Someone’s with a video camera and I’m thinking, is my underwear sticking out of my pants? If I reach back there, are they going to get a picture of that? Don’t pick your nose! Just walk. You are completely aware that people are watching you. You begin to get really paranoid. Then you get in your car and you constantly look in your rearview and you notice that the same three cars move over when you change lanes. You start to get heady about it and you start to think, “I’m being stalked.” But you’re creating it. Like for me, I’m creating this scary scenario in my head and I get really emotional about it and I go home and I burst into tears. I have a moment and then I get over it. [Laughs] It’s like this rollercoaster ride.
EI: What do you do to keep your privacy and your sanity?
JB: I think you make good choices where you go out for dinner. You don’t go to the places where everybody goes, you go to little small neighborhood places – get out of town. I love getting out of town. I go home to Colorado and just disappear with my family in my family home in the middle of the mountains. It kind of turns you into a homebody. You stay home a lot. You know you’re safe there and you can have people over for dinner parties and no one is going to bug you.
EI: Away from the unwanted attention: What do you find to be the best thing about being an actor?
JB: I really love the art of it. I love it all. It is the profession itself: I love performing. I have always loved performing since I was a little kid – being in front of people and telling a story, and moving them emotionally; creating a character and jumping into somebody else’s shoes, and becoming a cameleon and changing emotionally and physically. That is what is exciting. The other part of this business – fame – is really weird. It is not necessarily a plus at all. It is great having money. It is hard to live in this society if you do not have money.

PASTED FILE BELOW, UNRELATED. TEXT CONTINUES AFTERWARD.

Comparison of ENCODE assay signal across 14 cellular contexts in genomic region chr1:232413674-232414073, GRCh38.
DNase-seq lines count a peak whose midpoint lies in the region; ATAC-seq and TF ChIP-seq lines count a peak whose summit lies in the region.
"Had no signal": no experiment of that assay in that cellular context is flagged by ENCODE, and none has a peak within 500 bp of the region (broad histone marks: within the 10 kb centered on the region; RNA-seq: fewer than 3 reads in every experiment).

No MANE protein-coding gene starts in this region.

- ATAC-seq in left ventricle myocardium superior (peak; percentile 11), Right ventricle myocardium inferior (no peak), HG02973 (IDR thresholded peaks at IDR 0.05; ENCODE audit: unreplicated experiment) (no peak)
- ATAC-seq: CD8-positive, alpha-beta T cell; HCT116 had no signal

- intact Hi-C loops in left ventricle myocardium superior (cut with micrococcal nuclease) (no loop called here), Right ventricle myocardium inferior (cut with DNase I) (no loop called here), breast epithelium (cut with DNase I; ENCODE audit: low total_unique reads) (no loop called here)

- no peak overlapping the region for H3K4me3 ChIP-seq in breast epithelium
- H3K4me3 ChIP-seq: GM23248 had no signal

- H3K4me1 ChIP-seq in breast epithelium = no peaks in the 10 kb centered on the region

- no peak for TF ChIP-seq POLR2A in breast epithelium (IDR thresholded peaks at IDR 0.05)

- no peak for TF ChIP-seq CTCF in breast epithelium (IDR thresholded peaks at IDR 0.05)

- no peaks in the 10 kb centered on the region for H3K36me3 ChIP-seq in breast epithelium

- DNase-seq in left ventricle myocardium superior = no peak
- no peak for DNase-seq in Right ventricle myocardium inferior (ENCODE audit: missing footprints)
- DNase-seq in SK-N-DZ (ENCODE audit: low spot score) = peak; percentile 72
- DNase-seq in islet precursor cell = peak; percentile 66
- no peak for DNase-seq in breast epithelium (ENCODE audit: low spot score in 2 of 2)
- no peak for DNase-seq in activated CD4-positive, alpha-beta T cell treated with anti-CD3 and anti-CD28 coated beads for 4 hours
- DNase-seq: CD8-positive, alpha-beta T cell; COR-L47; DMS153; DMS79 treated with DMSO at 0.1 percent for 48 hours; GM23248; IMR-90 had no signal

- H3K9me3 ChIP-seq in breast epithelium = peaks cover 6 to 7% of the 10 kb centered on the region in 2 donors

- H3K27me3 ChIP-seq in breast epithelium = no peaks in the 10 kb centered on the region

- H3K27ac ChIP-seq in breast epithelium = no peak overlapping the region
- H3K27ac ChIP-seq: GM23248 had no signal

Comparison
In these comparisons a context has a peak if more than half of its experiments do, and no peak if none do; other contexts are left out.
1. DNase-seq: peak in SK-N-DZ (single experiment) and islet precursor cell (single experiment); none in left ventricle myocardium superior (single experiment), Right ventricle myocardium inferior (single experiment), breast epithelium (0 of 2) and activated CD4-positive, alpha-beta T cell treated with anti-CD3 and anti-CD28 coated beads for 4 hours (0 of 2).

EI: You wanted to become a singer when you were younger?
JB: Yes, I liked musical theatre a lot.
EI: Is music still a big part of your life?
JB: It is, privately. I love to sing. I do not really do it much out of the shower or at a karaoke bar.
EI: What do you sing in the shower?
JB: Bad, cheesy love songs from the ’80s. Embarrassing.
EI: Another part of the actor's life that you seem to enjoy is the fashion aspect of it: Are there any designers you have come to especially like?
JB: I love YSL, but I don’t own anything from them! [Laughs] I borrow for an event. I’m just starting to get into fashion. I used to feel very intimidated by it and I didn’t really care for a long time.
EI: Is the change because of your work as an actress?
JB: Yes, that has changed. That has helped my awareness of fashion to change a lot. Having to have decent-looking outfits. I literally would throw on something so ugly. I wouldn’t even care, and now I have to care and it’s fun. It’s changed the way I’m shopping and it’s changed my style. I literally would wear jeans, sneakers and T-shirts. I never wore dresses, I never wore skirts – nothing feminine, everything masculine. I have no idea why.